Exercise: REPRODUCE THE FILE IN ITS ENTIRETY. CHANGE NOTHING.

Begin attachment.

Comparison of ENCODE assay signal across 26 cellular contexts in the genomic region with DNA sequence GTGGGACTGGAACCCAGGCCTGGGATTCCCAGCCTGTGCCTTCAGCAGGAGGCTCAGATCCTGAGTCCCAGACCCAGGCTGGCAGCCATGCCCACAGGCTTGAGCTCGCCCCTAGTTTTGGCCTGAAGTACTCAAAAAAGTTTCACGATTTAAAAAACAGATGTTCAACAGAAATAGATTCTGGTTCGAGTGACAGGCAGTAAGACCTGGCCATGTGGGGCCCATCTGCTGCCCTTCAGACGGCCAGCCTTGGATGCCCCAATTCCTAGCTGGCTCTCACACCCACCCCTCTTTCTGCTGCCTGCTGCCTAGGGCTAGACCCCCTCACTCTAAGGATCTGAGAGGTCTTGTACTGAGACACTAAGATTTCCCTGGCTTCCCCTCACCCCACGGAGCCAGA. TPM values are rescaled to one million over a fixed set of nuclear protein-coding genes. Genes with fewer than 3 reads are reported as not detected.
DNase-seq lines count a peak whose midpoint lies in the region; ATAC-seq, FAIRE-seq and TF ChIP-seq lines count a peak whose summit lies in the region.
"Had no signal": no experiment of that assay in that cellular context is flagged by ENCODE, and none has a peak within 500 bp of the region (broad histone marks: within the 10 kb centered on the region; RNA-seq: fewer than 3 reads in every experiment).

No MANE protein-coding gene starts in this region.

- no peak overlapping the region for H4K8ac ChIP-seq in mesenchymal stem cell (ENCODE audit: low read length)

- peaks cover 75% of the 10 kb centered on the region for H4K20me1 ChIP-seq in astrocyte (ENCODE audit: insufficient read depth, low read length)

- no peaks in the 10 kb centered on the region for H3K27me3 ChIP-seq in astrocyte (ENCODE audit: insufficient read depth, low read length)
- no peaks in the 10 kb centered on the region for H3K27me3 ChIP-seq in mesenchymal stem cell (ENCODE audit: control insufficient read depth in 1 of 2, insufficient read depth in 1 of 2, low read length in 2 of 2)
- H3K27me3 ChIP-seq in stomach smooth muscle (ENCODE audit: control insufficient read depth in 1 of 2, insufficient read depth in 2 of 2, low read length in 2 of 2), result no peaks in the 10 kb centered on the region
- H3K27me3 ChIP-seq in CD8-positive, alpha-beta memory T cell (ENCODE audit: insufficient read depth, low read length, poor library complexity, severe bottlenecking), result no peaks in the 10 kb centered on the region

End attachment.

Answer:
Comparison of ENCODE assay signal across 26 cellular contexts in the genomic region with DNA sequence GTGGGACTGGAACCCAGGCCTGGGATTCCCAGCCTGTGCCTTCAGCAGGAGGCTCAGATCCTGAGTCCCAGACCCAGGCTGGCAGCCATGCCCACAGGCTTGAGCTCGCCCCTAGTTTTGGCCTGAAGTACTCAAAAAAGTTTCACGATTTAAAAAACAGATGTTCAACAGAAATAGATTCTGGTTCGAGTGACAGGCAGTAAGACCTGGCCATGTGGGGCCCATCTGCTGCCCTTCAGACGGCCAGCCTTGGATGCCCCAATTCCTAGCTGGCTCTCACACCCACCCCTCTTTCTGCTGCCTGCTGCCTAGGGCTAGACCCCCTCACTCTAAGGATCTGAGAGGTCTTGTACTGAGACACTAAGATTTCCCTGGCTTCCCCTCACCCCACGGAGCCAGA. TPM values are rescaled to one million over a fixed set of nuclear protein-coding genes. Genes with fewer than 3 reads are reported as not detected.
DNase-seq lines count a peak whose midpoint lies in the region; ATAC-seq, FAIRE-seq and TF ChIP-seq lines count a peak whose summit lies in the region.
"Had no signal": no experiment of that assay in that cellular context is flagged by ENCODE, and none has a peak within 500 bp of the region (broad histone marks: within the 10 kb centered on the region; RNA-seq: fewer than 3 reads in every experiment).

No MANE protein-coding gene starts in this region.

- no peak overlapping the region for H4K8ac ChIP-seq in mesenchymal stem cell (ENCODE audit: low read length)

- peaks cover 75% of the 10 kb centered on the region for H4K20me1 ChIP-seq in astrocyte (ENCODE audit: insufficient read depth, low read length)

- no peaks in the 10 kb centered on the region for H3K27me3 ChIP-seq in astrocyte (ENCODE audit: insufficient read depth, low read length)
- no peaks in the 10 kb centered on the region for H3K27me3 ChIP-seq in mesenchymal stem cell (ENCODE audit: control insufficient read depth in 1 of 2, insufficient read depth in 1 of 2, low read length in 2 of 2)
- H3K27me3 ChIP-seq in stomach smooth muscle (ENCODE audit: control insufficient read depth in 1 of 2, insufficient read depth in 2 of 2, low read length in 2 of 2), result no peaks in the 10 kb centered on the region
- H3K27me3 ChIP-seq in CD8-positive, alpha-beta memory T cell (ENCODE audit: insufficient read depth, low read length, poor library complexity, severe bottlenecking), result no peaks in the 10 kb centered on the region